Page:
Social business and fascinating market inefficiencies

I’m fascinated by those small market inefficiencies and the way they get sorted out – and often not sorted out – by business and government. 

There’s an article in The Age this morning (‘Housing Shortage: nobody’s home‘) about the number of residential properties standing empty in metropolitan Melbourne. Apparently, it can be easier and more cost-effective for an owner of an investment property to keep it maintained but empty than to sell it or rent it out. The article cites the council rates differential between occupied land and vacant land; it’s cheaper to just land bank in many cases. I remember a similar story in the Progress Press (Camberwell area) years ago, about the number of empty flats above the old-fashioned shops along Burke Road and similar shopping strips.

Here are some other examples:

Jobs/labour market: I have lost count of the number of times I have met a highly qualified scientist/professional/manager who wants to work, but has given up trying to find a part-time job. There are thousands of intellectually fired-up experts all over Australia who, because of child rearing responsibilities, disabilities or age are only able to work part-time. One could staff an entire multinational corporation that operates from 10am to 3pm every day and be highly competitive against other multinationals who never turn their lights out.

Consumer debt market (arbitrage) – seems like a good idea at the time, but just how much of a debt ever actually gets collected? Just how profitable is it to collect debts from people who can’t pay them? When I was in sales, the golden rule was, the only objection you really need to stop at is when people genuinely can’t afford the product or service. Yet thousands of debt collectors sit on the phone every day trying to do exactly that.

Taxis. In another story in the same edition of The Age, Taxi drivers are the new working poor. How can that be? When one looks at the basic mechanics of a taxi service, it is: 1) person willing to pay to be driven somewhere 2) person with car wants to earn money 3) they decide between them how much that costs. Too many vehicles and not enough customers, price low. Too many customers and not enough vehicles, price high. Why is this not working out?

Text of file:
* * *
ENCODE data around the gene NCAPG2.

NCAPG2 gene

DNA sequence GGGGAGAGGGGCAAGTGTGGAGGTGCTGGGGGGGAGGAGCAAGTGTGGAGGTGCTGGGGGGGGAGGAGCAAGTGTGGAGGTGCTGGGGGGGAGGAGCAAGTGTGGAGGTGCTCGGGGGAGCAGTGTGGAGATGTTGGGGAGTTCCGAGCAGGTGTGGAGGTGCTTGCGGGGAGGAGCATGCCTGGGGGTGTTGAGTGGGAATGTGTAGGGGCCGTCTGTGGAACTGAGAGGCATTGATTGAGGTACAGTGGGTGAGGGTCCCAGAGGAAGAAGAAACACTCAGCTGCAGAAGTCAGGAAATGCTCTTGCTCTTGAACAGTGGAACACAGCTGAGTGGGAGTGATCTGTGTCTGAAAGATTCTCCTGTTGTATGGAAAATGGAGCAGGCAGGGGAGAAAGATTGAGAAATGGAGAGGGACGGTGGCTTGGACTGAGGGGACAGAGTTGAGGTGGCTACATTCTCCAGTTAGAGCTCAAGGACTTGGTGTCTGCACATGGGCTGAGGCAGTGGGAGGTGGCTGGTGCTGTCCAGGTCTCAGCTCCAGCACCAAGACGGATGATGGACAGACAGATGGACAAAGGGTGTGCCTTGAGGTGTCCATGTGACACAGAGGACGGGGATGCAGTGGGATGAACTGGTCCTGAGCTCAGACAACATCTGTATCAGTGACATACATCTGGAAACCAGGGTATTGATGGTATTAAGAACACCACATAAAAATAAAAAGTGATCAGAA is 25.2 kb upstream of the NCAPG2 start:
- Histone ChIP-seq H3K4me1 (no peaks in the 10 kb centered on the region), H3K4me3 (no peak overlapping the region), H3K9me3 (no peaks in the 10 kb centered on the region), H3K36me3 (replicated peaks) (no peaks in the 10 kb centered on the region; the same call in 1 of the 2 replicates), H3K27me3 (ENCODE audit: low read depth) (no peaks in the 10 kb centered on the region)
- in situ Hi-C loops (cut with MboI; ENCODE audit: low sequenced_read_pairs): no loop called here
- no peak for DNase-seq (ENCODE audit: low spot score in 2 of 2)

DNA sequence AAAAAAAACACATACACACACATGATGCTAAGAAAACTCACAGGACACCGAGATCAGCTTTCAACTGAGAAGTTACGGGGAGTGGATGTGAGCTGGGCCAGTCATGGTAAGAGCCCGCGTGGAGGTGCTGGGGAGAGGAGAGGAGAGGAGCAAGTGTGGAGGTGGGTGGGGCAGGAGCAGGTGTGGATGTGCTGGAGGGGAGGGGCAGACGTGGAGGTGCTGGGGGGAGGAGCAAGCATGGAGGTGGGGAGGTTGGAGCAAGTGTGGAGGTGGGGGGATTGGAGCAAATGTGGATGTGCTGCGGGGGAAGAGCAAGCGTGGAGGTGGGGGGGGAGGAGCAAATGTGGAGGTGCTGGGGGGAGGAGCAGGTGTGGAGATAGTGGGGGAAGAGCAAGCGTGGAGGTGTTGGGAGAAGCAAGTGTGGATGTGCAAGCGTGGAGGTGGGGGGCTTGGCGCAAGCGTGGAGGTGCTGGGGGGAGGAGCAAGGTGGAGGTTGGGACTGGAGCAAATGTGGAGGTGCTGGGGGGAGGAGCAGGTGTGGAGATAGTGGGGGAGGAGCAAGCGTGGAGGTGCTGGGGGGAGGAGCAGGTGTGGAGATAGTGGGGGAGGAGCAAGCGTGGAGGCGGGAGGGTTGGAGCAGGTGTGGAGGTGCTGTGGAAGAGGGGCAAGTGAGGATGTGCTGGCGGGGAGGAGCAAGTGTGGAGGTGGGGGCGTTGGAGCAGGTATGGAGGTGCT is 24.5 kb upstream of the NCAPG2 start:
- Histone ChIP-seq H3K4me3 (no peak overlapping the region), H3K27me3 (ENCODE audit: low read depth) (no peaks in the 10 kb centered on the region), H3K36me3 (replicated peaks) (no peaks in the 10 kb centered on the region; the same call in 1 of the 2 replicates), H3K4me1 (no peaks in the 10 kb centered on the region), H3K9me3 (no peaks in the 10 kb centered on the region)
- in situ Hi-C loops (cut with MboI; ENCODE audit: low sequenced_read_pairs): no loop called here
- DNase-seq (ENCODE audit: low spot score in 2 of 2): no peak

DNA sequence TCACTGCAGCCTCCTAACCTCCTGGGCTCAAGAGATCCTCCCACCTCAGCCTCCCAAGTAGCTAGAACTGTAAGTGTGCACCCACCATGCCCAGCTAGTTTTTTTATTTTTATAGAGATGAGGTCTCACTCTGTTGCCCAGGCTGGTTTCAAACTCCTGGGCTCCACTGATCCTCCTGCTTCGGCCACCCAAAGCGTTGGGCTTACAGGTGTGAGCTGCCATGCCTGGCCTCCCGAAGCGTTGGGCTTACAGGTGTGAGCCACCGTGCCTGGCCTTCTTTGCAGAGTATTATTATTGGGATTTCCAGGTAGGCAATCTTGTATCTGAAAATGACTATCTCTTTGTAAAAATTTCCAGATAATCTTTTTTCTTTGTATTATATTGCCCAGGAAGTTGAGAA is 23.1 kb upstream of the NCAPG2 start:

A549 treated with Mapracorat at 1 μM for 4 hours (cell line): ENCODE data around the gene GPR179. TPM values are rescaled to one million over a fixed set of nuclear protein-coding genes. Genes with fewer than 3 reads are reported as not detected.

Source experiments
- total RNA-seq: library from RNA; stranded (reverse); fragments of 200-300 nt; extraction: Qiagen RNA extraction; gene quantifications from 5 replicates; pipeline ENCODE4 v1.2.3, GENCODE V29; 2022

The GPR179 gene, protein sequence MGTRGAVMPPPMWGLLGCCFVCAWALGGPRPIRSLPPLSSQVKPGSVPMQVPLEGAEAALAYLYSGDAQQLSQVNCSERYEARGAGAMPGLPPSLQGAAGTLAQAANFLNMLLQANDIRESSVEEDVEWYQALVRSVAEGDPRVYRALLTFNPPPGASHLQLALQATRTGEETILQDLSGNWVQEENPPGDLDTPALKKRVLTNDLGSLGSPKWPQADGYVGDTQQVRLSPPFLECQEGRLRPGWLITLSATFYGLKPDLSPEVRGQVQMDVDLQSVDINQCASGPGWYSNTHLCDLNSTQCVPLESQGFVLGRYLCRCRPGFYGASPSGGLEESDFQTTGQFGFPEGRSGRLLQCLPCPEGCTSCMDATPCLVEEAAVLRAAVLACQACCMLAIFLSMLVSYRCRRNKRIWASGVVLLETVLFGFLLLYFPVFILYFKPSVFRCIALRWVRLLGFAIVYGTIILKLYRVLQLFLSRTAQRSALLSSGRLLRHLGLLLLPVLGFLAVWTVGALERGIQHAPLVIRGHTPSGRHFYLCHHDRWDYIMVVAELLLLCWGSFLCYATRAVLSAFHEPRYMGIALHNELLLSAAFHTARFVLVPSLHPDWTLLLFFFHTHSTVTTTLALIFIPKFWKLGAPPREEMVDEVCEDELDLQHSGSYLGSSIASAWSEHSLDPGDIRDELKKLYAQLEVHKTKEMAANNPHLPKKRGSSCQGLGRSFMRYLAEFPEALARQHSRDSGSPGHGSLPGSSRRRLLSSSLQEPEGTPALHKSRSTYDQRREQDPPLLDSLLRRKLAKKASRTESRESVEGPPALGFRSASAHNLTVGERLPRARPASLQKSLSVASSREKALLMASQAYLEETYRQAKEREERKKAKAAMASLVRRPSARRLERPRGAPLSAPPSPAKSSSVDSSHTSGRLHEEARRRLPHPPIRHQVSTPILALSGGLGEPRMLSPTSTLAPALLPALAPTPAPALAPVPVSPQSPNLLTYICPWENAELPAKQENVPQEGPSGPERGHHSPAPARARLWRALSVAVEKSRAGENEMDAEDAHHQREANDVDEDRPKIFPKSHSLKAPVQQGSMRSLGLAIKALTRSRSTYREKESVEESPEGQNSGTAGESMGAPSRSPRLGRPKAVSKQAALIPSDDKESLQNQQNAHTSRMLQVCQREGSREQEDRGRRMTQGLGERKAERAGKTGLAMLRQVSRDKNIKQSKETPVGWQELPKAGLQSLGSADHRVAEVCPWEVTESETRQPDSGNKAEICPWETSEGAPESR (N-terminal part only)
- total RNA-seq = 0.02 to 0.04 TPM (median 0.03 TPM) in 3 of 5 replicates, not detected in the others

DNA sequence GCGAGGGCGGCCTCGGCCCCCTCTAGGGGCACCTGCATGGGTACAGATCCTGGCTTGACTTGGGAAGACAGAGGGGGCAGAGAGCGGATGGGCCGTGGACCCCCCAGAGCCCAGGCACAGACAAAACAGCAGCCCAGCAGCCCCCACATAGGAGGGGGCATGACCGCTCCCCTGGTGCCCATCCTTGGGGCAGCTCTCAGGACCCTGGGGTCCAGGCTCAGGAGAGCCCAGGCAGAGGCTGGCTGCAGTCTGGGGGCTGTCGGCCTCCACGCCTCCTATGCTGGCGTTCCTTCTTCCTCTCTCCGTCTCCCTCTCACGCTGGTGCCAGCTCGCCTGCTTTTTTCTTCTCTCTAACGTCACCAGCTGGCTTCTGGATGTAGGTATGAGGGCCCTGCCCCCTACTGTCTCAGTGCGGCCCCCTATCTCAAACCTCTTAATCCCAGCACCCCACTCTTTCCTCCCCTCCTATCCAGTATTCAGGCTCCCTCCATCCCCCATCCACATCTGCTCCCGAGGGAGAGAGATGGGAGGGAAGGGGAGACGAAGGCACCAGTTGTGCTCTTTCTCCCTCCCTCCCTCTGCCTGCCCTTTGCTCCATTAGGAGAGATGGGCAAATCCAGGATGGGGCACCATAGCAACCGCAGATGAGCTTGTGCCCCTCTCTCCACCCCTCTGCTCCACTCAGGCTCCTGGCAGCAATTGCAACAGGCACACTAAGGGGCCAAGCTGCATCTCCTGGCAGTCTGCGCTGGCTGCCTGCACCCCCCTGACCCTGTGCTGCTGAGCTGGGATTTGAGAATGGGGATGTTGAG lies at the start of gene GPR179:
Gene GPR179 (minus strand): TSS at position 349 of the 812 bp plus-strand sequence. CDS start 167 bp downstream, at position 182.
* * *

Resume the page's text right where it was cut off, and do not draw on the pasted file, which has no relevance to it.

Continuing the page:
There are some great internet-based businesses that are already taking care of market inefficiencies. My favourite example at the moment is Airtasker, where you can post a chore or some small task that you can’t get done yourself, and people bid to do it. We also have Drive My Car and Rent My Carpark. And many, many more. Of course, there are some great old-fashioned businesses that are growing and developing, such as op shops (charity thrift shops).

Little market inefficiencies are often caused by or solved by government policy, but it’s a clumsy and tiresome task to sift through policies for examples of such glitches compared to announcing policies that everyone will like, or your friends will like, and shoving a welfare payment or tax break at the problem instead.

It would be better to let entrepreneurs sort those problems out, in my view. But the problem is, the market for entrepreneurial problem-solving is itself inefficient. Capital will always find its best home, and honey, at the moment that home seems to be in vacant land in inner city Melbourne, not small, high-growth ventures. Innovation in small cap investing regulation is years away, unless someone like Malcolm Turnbull gets involved. Even then, people like Turnbull who advocate for such innovation often turn off the voting, investment-property-owning public with their fancy talk. We probably need the kind of economic leadership shown by Paul Keating when he introduced compulsory superannuation.

 

 

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